In my 23-year Air Force career, I never once got my first choice (or even my second or third choice) for an assignment. On the other hand, one of my buddies put Hawaii as the first choice on his dream sheet in tech school and got it right off. (I beat him senseless with a coconut shell). He continued on through a 20-year career, getting his first or second choice every single time. Dang those Assignment-Gods.
The Army does have a program which will guarantee some (mostly combat) recruits a guaranteed first duty assignment in a few cases. However, the guarantee is good for only 12 months. After that, the Army can reassign you anywhere it wants to.
Of course, for the Guard and Reserves you will be assigned to a specific location. This is because Guard and Reserve recruiters recruit for specific vacancies in specific Guard/Reserve units.
8. If you spend 20 years in the military you can retire and receive one-half of your pay for the rest of your life.
Truth: Close, but not quite. First of all, we're only talking base pay, here. All of the allowances that you've gotten used to, such as housing allowance and food allowance, aren't included. Second, if you joined the military in 1980 or later, your retirement pay is calculated based on your highest 36 month average of base pay, not your final base pay. In other words, if you are promoted to E-7 then retire a year later with 20 years of service, your retirement pay would be calculated based on two year's average of your E-6 pay, and only one year's average of your E-7 pay. It's still not a bad deal, but not the 50 percent some are promised. More details can be found in Understanding Military Retirement Pay.
Additionally, all of your retirement pay may not belong to you. If you were married at any time during your military service, under the Uniformed Services Former Spouse Protection Act, any state divorce court can treat your current or future retirement pay as "community property" and award a portion of it to your ex-spouse. Considering 50 percent of military marriages end up in divorce, this is something to keep in mind.
You can also retire from the Guard or Reserves if you have 20 or more years of "qualifying service," but can't start receiving your retirement pay until you reach the age of 60. A "qualifying year" doesn't mean a normal year. It's based on earned "retirement points." For details, see my Guard/Reserve Retirement Pay System Information Page.
9. They don't yell in Basic Training anymore.
Truth: After hearing this from his recruiter, one young man emailed me immediately. It almost seemed as if he was disappointed at the thought that nobody would be yelling at him. (Go figure.) The truth is, Drill Instructors don't yell AS MUCH as they did in years gone by. In the old days, if a recruit made a mistake, he/she would get screamed at whether it was the first day of basic or the last day. However, several years of study have shown this is not the most effective teaching method. Don't worry, kiddies. You'll still get to experience plenty of yelling, but mostly during the first part (two or three weeks) of basic. After than, you'll find your Drill Sergeants taking on more of a mentoring (teaching) role. Of course if you screw up big, they very well may remind you that you're in the military with a refresher yelling session.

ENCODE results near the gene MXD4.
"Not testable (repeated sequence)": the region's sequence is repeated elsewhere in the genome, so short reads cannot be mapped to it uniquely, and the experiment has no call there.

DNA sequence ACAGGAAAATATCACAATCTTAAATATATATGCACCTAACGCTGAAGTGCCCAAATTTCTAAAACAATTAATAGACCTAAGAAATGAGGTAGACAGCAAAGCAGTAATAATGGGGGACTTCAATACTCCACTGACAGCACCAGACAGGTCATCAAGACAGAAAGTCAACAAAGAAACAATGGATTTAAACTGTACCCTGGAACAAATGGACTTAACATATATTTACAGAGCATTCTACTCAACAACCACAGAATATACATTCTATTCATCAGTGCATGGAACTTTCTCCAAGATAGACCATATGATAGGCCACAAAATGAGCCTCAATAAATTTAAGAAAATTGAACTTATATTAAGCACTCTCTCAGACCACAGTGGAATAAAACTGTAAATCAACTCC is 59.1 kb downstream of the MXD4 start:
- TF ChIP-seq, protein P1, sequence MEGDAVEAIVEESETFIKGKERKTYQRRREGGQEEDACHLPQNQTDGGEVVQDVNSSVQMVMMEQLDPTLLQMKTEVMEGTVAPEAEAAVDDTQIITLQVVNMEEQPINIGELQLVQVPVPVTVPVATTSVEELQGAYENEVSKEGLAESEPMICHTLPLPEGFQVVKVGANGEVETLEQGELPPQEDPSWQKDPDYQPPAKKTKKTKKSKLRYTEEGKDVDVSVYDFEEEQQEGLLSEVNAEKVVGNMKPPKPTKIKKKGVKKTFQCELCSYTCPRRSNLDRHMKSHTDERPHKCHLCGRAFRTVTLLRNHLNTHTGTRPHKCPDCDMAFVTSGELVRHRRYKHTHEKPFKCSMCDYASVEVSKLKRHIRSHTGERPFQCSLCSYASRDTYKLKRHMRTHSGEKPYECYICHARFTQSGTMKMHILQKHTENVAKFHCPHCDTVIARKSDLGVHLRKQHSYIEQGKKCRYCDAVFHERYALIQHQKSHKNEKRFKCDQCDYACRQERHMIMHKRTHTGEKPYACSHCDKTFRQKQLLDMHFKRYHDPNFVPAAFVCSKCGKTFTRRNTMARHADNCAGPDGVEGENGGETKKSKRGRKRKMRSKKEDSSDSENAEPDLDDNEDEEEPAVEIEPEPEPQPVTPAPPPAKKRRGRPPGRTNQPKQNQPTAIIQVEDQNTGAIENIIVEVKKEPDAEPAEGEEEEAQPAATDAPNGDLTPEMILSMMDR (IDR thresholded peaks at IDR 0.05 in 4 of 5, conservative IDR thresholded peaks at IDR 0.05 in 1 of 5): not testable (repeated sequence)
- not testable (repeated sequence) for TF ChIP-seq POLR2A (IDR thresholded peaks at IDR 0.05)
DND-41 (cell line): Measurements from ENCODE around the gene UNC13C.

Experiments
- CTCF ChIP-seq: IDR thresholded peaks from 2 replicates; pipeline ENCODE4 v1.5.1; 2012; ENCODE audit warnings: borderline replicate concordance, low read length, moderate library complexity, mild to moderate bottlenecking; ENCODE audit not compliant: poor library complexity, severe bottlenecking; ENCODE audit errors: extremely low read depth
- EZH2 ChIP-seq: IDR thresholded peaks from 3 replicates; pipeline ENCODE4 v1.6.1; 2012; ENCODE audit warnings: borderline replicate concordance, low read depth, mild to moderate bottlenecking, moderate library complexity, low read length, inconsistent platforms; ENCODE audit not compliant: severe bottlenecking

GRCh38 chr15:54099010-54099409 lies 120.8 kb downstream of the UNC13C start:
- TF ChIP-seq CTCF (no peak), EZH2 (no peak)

This does not mean basic training has gone soft. In fact, ever since the invasion of Iraq and Afghanistan, basic training (in all the branches) have begun to focus more on direct combat training than anytime before. Far less classroom instruction and far more actual combat training and practice "in the field." Instead of learning how to balance checkbooks, recruits are spending their time learning how to deal with IEDs (Improvised Explosive Devices), and learning how to shoot. Sound perfectly practical to me.
10. This is the modern military. We don't cut off all of your hair during Basic anymore.
Truth. Okay, don't laugh. I still hear this three or four times a year. I first heard this when I was in Basic Training in 1975. One of my flight-mates became extremely upset when he arrived at basic and saw all those shaved heads running around. His recruiter had told him they didn't cut off all the hair anymore. (As the following weeks showed, this young man was not the brightest crayon on the drill pad.)
Yes, guys they still cut your hair in all the branches during basic training. The Navy is the only branch that also makes women cut their hair in basic (it must be cut so it is above the collar).
Reporting Recruiter Misconduct
So, what do you do if you run into an unethical recruiter? All military commands have senior officers who's job it is to investigate wrong-doings, and the recruiting commands are no exception. If you report it to one of these officers, it will be investigated. While it often comes down to your word against the recruiter's word, if a particular recruiter gets enough complaints against him/her, you can bet his/her bosses are going to start watching the recruiter a little more closely (they just hate answering those queries from those senior officers).
Air Force. Inspector General, Air Force Recruiting Service, HQ AFRS/CVI, Randolph AFB, TX 78150
Army. Inspector General, U.S. Army Recruiting, USAREC, Fort Knox, KY 40121
Navy. Inspector General, COMNAVCRUITCOM Code 001, 5722 Integrity Dr, Bldg 768, Millington, TN 38054
Marine Corps (East Coast). Commanding General, Marine Corps Recruit Depot (MCRD), Parris Island, SC 29905
Marine Corps (West Coast). Commanding General, Marine Corps Recruit Depot (MCRD), San Diego, CA 92140